Identify and Eliminate “Gremlins” From Yield Monitor Data

Even if grain yield monitor calibration, adjustments, and operation are faithfully conducted (Luck & Fulton, 2014; Nielsen, 2020c), the resulting yield data sets almost always require some post-harvest processing and “cleaning” procedures to rid the data set of anomalies and “gremlins” (Luck et al., 2015; Nielsen, 2020a; Nielsen, 2020b). Failure to do so does not result in catastrophe, but contributes to errors in subsequent spatial analysis and interpretation of the data. Farmers can conduct these harvest data processing and “cleaning” procedures themselves with commercially available mapping software or outsource the tasks to a service provider.

Doing it yourself requires the software (an expense) and the knowledge to operate the software (time and talent). Commercially available mapping software programs vary in their processing and “cleaning” capabilities, flexibilities, and user-friendliness. Consequently, “doing it yourself” can be a rewarding challenge or a frustrating task.

Outsourcing the task involves some expense (up front or hidden in other service fees) and trust that the service provider knows what they are doing. Automatic, wireless uploads of yield data directly from the combine to a “cloud-based” service does not always include the assurance that the yield data will be further processed or “cleaned”. The data may simply be stored and/or added to a larger aggregation of “big data” with no further processing or “cleaning”.

Common post-harvest data processing steps include choosing correct settings for “dry” bushel moisture value, “dry” bushel weight, stop / start time delays (affect estimated total harvest area), grain flow lag (time from header to sensor, affects positional accuracy of point data), and GPS offsets (distance from GPS antenna to header, affects positional accuracy of point data). These various settings influence the accuracy of the estimates of “dry” bushels per acre and the spatial accuracy of the yield data points with respect to their geo-location within the field. When yield data are properly processed, patterns of spatial yield variability are often more clearly identified (Fig. 1 before processing vs. Fig. 2 after processing)

Some yield monitors (particularly newer models) allow these settings to be made in the monitor display prior to harvest. Others do not and so the yield data requires using mapping software to retroactively set the values and “reprocess” the data. Not all mapping software programs provide the same options for reprocessing of yield data. Not every proprietary yield file format lends itself to reprocessing.

Other anomalies and “gremlins” in yield data may literally be inaccurate point yield estimates caused by inadvertent quirks of the yield monitor system (e.g., sudden speed changes, incorrect auto-swath widths, imprecise DGPS signals, and the normal grain flow dynamics inside the combine). Yield data attributes like swath width, harvest speed, and DGPS signal quality can be displayed by your mapping program just like you do for yield itself. Mapping these attributes helps you more clearly visualize the location and extent of the anomalies.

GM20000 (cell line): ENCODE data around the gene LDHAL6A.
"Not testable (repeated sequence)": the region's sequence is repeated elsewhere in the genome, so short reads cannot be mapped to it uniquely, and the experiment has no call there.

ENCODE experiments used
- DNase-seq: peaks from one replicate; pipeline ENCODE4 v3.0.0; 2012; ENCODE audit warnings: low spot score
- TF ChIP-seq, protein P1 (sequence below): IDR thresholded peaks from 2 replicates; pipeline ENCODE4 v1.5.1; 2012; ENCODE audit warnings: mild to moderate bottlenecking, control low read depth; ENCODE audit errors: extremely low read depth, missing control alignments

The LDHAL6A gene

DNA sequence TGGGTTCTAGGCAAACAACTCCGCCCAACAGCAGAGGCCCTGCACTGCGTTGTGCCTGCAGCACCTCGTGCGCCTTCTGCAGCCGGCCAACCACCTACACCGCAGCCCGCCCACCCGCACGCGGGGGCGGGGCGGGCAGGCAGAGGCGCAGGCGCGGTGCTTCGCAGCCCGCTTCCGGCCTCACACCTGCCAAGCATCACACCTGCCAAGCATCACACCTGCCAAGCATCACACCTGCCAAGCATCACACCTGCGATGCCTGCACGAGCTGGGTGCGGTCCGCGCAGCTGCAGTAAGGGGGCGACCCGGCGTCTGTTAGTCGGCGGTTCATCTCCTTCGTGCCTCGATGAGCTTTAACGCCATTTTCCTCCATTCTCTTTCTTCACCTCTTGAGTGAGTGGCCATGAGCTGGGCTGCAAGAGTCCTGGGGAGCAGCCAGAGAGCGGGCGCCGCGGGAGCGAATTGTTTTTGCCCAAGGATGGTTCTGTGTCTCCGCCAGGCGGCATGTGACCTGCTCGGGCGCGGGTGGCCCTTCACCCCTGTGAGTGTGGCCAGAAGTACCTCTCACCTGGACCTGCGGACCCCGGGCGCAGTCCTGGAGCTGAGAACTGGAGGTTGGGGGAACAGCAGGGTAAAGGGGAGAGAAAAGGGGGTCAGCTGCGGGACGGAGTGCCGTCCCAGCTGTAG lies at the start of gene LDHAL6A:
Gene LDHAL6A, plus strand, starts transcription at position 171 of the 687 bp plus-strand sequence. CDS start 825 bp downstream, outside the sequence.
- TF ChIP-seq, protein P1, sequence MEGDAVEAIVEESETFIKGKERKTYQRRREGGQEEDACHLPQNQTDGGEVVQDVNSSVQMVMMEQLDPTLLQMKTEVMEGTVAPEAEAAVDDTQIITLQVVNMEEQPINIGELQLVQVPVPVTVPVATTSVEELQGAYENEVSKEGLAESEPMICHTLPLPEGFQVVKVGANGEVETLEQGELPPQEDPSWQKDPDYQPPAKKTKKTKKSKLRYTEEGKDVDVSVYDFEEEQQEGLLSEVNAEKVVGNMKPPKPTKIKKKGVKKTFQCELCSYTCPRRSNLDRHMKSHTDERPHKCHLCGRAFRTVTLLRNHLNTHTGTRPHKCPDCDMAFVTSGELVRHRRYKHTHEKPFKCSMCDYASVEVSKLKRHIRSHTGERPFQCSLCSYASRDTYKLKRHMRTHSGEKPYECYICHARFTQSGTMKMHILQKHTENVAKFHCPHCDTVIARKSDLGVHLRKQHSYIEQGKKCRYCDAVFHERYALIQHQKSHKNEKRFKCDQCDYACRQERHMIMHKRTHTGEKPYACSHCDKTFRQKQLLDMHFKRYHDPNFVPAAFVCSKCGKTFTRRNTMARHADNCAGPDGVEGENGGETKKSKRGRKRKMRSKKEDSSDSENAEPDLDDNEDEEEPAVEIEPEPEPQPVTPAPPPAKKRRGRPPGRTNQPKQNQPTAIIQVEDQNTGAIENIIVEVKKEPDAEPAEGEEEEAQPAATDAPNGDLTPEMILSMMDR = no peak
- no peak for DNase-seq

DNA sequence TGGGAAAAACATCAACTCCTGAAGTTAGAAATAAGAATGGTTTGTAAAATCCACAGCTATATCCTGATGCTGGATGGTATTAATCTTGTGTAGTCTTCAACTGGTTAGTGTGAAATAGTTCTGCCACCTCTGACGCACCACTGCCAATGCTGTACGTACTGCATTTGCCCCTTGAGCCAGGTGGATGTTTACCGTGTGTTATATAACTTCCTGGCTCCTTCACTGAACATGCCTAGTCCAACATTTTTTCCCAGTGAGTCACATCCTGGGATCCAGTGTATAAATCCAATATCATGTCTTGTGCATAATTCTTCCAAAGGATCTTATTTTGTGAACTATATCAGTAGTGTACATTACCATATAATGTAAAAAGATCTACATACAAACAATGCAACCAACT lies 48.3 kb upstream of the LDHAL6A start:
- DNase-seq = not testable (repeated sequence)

Some “gremlins”, like incorrect swath widths, can be corrected during the reprocessing steps of the mapping software so that bushels per acre are recalculated accurately (Nielsen, 2020). Other anomalies that do not directly impact yield estimates, such as incorrect assignment of hybrid labels to the yield data (Nielsen, 2014a), can be corrected with your mapping software by editing the yield file, manually selecting groups of yield data points, and replacing the hybrid label with the correct ones. True anomalies and “gremlins” (e.g., data points associated with sudden speed changes, inadvertent “header down” data points) should simply be deleted from the data set to avoid interference with your spatial interpretation of the data.

Cited references:

Luck, Joe and John Fulton. 2014. Best Management Practices for Collecting Accurate Yield Data and Avoiding Errors During Harvest. Univ. Nebraska Extension Circular EC2004. http://extensionpublications.unl.edu/assets/pdf/ec2004.pdf [accessed Oct 2020].

Luck, Joe, Nathan Mueller, and John Fulton. 2015. Improving Yield Map Quality by Reducing Errors through Yield Data File Post-Processing. Univ. of Nebraska Extension Circular EC2005. http://extensionpublications.unl.edu/assets/pdf/ec2005.pdf [accessed Oct 2020].

Nielsen, RL (Bob). 2014a. Wandering Hybrid Syndrome: Yield Monitor Errors. Corny News Network, Purdue Extension. https://www.kingcorn.org/news/timeless/AutoHybridErrors.html [URL accessed Oct 2020].

Nielsen, RL (Bob). 2020b. Wandering Swath Width Syndrome: Yield Monitor Errors. Corny News Network, Purdue Extension. http://www.kingcorn.org/news/timeless/AutoHeaderWidth.html [URL accessed Oct 2020].

Nielsen, R.L. (Bob). 2020c. Yield Monitor Calibration: Garbage In, Garbage Out. Corny News Network, Purdue Extension. http://www.kingcorn.org/news/timeless/YldMonCalibr.html [URL accessed Oct 2020].

Fig. 1. Map of yield data incorrectly processed for start/stop delays and grain flow shift. Colors: Green = highest yields, Red = lowest yields. Davis-Purdue Ag Center, Field M1 (30-ac), 2015 corn harvest.

Fig. 1. Map of yield data incorrectly processed for start/stop delays and grain flow shift. Colors: Green = highest yields, Red = lowest yields. Davis-Purdue Ag Center, Field M1 (30-ac), 2015 corn harvest.

 

Fig. 2. Map of yield data correctly processed for start/stop delays and grain flow shift. Colors: Green = highest yields, Red = lowest yields. Davis-Purdue Ag Center, Field M1 (30-ac), 2015 corn harvest.

Fig. 2. Map of yield data correctly processed for start/stop delays and grain flow shift. Colors: Green = highest yields, Red = lowest yields. Davis-Purdue Ag Center, Field M1 (30-ac), 2015 corn harvest.

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